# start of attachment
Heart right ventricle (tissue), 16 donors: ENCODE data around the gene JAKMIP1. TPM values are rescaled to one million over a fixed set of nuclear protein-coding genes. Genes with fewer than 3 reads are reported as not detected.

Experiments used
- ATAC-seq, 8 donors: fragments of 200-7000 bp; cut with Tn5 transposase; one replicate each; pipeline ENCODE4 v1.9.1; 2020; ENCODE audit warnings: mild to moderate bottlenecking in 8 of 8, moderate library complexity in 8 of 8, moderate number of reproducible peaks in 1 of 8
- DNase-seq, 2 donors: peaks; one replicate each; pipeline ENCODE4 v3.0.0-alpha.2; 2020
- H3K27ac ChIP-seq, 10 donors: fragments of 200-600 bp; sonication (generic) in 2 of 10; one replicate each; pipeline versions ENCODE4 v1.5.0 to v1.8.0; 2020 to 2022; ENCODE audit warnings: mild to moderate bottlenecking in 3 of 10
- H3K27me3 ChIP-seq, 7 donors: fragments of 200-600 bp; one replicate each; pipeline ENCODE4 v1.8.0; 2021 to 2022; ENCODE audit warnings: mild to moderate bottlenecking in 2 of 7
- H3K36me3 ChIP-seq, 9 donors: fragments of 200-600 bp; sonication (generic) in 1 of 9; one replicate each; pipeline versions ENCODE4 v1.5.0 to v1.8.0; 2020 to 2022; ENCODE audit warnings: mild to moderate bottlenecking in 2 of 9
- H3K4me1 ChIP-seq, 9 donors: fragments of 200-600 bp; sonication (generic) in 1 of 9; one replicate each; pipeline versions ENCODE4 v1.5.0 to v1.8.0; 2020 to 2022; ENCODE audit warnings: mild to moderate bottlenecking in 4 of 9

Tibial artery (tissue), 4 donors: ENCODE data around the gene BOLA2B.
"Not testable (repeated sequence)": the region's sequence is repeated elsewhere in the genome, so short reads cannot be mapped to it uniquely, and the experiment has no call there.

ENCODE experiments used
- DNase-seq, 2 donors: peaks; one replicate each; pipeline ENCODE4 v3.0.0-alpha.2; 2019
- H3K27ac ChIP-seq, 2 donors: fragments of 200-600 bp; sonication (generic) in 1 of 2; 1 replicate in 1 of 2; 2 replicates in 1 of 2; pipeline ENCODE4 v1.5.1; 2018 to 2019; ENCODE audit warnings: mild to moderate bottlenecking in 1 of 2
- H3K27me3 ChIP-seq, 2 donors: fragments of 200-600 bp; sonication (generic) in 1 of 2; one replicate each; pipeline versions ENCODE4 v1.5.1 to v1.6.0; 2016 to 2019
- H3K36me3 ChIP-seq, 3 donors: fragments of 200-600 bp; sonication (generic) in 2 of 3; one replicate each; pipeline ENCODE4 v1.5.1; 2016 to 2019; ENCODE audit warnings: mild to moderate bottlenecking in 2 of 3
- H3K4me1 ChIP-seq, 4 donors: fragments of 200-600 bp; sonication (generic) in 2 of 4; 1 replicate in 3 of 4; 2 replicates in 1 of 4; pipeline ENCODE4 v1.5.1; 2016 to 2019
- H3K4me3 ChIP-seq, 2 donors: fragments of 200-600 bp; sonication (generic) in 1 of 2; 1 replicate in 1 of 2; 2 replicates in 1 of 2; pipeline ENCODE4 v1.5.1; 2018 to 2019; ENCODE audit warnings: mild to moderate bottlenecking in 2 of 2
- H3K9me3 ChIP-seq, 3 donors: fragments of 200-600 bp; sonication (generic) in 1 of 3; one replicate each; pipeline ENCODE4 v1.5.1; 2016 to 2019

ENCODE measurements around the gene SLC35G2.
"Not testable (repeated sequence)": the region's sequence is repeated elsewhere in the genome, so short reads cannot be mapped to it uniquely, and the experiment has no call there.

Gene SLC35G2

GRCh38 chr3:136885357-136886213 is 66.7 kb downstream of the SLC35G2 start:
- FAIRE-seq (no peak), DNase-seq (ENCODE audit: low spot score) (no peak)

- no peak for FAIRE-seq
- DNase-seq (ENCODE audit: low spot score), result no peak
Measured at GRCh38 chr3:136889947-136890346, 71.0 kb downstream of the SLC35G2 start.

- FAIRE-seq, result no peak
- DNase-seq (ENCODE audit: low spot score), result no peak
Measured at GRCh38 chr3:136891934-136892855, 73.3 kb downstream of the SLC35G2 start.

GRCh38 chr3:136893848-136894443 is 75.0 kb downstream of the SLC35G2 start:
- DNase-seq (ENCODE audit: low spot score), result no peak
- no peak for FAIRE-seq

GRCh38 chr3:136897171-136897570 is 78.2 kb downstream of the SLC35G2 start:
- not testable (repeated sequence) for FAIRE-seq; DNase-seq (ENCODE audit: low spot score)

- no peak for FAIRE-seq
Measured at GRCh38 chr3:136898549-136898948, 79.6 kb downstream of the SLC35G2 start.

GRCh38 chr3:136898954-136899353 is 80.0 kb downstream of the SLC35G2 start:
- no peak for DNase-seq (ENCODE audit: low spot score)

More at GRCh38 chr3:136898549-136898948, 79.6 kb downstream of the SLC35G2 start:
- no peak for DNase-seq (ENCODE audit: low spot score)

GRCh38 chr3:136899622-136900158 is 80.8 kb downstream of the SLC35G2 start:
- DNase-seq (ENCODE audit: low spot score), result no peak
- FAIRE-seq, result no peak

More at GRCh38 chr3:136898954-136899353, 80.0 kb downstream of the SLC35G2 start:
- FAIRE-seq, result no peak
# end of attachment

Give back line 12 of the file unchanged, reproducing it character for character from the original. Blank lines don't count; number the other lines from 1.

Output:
- DNase-seq, 2 donors: peaks; one replicate each; pipeline ENCODE4 v3.0.0-alpha.2; 2019